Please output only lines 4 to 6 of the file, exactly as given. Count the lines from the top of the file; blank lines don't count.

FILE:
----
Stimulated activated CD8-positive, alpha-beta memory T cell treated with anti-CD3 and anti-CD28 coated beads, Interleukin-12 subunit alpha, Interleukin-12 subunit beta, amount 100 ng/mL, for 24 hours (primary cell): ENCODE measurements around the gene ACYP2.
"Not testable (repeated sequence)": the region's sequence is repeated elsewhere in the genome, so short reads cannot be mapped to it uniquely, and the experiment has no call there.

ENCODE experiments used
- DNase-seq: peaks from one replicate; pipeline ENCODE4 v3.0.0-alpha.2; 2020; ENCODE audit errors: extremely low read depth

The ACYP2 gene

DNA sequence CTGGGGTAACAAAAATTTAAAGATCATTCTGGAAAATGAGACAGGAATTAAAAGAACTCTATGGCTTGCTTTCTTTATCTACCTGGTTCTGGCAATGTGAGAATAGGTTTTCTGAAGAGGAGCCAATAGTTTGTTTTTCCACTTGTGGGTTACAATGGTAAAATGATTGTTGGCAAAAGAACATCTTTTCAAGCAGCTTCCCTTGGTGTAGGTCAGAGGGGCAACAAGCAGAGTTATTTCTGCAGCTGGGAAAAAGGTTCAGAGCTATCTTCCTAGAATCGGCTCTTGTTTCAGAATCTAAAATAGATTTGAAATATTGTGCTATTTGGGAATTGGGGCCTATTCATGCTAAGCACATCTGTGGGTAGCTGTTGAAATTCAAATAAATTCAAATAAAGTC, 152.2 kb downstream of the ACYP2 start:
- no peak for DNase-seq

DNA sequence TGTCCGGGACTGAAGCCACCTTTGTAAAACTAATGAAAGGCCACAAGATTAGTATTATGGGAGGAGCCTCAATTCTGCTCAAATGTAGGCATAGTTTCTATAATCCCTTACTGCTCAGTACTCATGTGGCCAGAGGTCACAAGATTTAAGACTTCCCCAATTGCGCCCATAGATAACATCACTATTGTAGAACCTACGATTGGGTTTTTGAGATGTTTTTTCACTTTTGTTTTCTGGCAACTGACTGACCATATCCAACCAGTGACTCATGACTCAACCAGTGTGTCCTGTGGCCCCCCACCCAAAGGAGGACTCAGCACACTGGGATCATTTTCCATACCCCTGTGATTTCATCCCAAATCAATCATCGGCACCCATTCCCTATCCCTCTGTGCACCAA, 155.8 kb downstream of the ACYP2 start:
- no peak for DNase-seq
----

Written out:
- DNase-seq: peaks from one replicate; pipeline ENCODE4 v3.0.0-alpha.2; 2020; ENCODE audit errors: extremely low read depth

The ACYP2 gene

DNA sequence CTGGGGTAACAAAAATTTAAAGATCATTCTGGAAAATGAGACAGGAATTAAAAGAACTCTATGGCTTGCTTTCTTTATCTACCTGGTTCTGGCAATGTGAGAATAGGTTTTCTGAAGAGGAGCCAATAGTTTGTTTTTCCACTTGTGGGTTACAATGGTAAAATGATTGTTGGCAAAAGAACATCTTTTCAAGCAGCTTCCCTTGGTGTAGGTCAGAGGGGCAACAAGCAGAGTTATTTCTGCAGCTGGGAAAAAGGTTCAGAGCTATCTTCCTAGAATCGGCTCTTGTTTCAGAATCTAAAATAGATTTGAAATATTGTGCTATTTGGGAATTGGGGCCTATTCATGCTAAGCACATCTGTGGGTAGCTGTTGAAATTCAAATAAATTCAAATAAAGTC, 152.2 kb downstream of the ACYP2 start: